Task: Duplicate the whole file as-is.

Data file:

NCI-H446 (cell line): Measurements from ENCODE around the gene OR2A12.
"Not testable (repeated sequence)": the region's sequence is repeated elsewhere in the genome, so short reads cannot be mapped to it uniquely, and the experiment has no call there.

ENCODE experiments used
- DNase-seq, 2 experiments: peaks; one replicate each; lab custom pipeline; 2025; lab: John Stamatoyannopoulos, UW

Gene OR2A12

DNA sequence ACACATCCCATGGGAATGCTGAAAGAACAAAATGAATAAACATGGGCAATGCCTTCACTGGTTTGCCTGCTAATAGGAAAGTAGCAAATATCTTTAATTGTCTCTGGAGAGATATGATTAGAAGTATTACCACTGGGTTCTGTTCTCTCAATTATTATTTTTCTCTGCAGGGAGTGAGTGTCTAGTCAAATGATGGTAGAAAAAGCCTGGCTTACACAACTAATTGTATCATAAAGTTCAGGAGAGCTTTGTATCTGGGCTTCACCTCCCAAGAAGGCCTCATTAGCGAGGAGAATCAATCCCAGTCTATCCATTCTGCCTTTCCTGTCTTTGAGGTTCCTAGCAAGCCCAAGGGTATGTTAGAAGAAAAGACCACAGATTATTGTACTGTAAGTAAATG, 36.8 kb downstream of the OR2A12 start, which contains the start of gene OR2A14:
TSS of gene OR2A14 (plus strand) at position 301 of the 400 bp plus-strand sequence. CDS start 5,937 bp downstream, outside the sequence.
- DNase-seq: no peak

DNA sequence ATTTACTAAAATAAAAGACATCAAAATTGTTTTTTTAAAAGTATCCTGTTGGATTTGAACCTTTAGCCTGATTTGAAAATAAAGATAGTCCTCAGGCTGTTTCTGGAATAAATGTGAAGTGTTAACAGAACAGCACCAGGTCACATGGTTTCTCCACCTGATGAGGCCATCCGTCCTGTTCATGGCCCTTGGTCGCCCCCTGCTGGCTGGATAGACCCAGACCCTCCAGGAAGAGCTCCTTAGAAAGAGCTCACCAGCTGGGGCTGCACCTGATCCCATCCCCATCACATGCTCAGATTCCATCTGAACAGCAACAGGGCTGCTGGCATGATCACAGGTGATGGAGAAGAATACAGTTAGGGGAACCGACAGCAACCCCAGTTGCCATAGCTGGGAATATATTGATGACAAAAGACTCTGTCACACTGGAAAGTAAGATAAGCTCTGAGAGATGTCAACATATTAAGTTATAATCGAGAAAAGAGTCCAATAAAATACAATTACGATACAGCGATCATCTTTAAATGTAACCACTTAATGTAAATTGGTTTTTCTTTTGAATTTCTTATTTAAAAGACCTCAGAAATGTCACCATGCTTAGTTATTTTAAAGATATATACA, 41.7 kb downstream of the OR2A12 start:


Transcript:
NCI-H446 (cell line): Measurements from ENCODE around the gene OR2A12.
"Not testable (repeated sequence)": the region's sequence is repeated elsewhere in the genome, so short reads cannot be mapped to it uniquely, and the experiment has no call there.

ENCODE experiments used
- DNase-seq, 2 experiments: peaks; one replicate each; lab custom pipeline; 2025; lab: John Stamatoyannopoulos, UW

Gene OR2A12

DNA sequence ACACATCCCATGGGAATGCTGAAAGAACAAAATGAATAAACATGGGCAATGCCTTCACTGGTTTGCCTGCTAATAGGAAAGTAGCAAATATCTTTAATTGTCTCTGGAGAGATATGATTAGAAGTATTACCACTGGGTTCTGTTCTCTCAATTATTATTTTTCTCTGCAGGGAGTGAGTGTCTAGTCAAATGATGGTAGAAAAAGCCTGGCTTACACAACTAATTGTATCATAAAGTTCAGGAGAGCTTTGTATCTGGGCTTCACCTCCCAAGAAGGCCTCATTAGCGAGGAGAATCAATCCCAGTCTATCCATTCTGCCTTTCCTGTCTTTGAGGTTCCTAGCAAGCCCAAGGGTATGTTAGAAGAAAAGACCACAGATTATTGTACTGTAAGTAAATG, 36.8 kb downstream of the OR2A12 start, which contains the start of gene OR2A14:
TSS of gene OR2A14 (plus strand) at position 301 of the 400 bp plus-strand sequence. CDS start 5,937 bp downstream, outside the sequence.
- DNase-seq: no peak

DNA sequence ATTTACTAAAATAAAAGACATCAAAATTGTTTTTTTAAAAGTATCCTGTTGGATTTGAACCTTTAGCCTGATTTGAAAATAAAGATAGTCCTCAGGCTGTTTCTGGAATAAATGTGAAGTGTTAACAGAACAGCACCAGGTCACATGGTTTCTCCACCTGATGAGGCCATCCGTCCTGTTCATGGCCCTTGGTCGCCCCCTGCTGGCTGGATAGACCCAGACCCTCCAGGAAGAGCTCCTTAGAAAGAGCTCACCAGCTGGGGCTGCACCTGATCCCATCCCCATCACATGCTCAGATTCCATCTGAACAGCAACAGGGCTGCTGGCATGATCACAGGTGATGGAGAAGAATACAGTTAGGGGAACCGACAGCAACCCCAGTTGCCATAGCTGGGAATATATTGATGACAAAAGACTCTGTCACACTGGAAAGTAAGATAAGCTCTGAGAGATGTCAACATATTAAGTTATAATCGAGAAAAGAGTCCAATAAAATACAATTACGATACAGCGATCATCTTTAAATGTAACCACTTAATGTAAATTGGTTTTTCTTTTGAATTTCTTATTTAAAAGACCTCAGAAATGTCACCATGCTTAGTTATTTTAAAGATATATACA, 41.7 kb downstream of the OR2A12 start: